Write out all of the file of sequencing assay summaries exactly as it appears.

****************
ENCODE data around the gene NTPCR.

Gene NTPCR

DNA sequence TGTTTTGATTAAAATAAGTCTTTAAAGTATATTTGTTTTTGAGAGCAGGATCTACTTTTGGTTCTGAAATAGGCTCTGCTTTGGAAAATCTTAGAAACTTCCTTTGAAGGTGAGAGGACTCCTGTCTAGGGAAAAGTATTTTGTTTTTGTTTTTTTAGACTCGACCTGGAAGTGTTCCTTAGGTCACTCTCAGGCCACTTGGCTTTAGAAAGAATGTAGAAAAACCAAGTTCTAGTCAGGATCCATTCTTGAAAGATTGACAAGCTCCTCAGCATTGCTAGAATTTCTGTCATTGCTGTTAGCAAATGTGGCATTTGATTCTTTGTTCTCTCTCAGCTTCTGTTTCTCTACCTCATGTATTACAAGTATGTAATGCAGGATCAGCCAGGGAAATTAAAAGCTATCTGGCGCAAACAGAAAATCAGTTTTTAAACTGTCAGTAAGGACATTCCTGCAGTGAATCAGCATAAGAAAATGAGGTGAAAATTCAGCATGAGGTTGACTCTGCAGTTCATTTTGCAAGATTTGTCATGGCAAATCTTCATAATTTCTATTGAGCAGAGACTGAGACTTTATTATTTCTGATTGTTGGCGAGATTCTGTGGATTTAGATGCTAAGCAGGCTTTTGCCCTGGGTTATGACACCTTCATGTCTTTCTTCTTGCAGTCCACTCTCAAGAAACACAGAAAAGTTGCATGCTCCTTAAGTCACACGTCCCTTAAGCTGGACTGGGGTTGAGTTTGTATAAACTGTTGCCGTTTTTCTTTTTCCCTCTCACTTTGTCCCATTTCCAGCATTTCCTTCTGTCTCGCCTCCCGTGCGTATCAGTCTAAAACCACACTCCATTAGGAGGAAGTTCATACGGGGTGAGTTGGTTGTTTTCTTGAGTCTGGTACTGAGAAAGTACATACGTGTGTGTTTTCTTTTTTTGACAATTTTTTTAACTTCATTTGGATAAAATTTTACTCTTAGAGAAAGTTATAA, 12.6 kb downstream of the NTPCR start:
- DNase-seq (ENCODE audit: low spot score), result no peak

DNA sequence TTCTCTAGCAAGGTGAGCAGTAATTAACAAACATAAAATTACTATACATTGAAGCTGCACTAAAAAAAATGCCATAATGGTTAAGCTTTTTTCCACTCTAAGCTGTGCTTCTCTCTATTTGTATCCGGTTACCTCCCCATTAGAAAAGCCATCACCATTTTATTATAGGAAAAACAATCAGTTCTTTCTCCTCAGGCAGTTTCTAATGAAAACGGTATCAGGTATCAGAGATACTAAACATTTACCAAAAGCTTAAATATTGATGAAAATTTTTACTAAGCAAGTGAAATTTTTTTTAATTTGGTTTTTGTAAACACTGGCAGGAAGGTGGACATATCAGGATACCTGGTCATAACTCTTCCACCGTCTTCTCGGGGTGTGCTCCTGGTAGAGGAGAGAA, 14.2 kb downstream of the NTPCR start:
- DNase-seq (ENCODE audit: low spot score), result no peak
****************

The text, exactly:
ENCODE data around the gene NTPCR.

Gene NTPCR

DNA sequence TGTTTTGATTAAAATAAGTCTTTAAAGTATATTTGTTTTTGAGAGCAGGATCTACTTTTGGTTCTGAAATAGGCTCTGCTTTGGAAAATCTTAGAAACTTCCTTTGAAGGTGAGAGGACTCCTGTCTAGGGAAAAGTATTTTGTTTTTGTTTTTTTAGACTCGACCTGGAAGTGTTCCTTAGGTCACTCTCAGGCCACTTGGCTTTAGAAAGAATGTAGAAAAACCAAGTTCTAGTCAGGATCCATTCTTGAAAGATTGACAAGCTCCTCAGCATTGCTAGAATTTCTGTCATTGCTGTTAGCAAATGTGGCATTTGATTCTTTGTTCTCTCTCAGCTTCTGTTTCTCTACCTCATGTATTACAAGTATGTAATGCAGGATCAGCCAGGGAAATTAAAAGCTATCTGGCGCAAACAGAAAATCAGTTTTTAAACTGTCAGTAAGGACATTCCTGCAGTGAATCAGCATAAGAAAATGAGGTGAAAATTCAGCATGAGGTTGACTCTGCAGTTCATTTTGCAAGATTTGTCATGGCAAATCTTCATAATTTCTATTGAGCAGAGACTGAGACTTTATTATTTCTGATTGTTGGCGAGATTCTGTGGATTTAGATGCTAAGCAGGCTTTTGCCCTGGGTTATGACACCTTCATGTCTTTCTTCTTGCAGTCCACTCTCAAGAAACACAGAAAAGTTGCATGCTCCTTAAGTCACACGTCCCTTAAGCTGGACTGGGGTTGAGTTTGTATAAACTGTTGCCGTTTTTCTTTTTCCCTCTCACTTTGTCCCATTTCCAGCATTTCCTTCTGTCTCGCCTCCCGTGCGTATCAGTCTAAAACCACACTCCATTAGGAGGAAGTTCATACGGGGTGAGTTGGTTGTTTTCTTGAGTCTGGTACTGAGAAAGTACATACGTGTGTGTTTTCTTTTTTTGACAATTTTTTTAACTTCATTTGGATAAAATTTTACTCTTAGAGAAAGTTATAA, 12.6 kb downstream of the NTPCR start:
- DNase-seq (ENCODE audit: low spot score), result no peak

DNA sequence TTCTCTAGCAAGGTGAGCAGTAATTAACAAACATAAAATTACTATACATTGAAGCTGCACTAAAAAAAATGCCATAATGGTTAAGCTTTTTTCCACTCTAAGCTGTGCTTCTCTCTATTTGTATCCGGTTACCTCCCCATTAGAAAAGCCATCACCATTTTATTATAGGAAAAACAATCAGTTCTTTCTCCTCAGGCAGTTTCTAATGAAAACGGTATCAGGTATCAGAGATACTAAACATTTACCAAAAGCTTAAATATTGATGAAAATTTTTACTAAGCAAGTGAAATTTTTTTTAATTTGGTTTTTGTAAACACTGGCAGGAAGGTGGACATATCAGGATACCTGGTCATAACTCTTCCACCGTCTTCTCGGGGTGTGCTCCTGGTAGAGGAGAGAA, 14.2 kb downstream of the NTPCR start:
- DNase-seq (ENCODE audit: low spot score), result no peak